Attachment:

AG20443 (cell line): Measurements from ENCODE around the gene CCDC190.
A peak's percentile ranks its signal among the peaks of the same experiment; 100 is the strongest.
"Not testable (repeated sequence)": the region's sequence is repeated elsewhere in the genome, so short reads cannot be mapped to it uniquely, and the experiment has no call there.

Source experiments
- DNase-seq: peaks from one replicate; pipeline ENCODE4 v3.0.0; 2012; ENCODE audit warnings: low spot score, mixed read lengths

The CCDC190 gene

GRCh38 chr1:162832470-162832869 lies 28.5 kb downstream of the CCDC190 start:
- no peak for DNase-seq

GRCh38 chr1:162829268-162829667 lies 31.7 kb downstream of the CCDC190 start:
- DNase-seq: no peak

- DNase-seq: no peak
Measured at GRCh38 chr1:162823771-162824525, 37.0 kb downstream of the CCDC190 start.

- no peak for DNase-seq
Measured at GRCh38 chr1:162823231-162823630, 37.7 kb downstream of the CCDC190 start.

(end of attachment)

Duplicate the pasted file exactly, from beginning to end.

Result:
AG20443 (cell line): Measurements from ENCODE around the gene CCDC190.
A peak's percentile ranks its signal among the peaks of the same experiment; 100 is the strongest.
"Not testable (repeated sequence)": the region's sequence is repeated elsewhere in the genome, so short reads cannot be mapped to it uniquely, and the experiment has no call there.

Source experiments
- DNase-seq: peaks from one replicate; pipeline ENCODE4 v3.0.0; 2012; ENCODE audit warnings: low spot score, mixed read lengths

The CCDC190 gene

GRCh38 chr1:162832470-162832869 lies 28.5 kb downstream of the CCDC190 start:
- no peak for DNase-seq

GRCh38 chr1:162829268-162829667 lies 31.7 kb downstream of the CCDC190 start:
- DNase-seq: no peak

- DNase-seq: no peak
Measured at GRCh38 chr1:162823771-162824525, 37.0 kb downstream of the CCDC190 start.

- no peak for DNase-seq
Measured at GRCh38 chr1:162823231-162823630, 37.7 kb downstream of the CCDC190 start.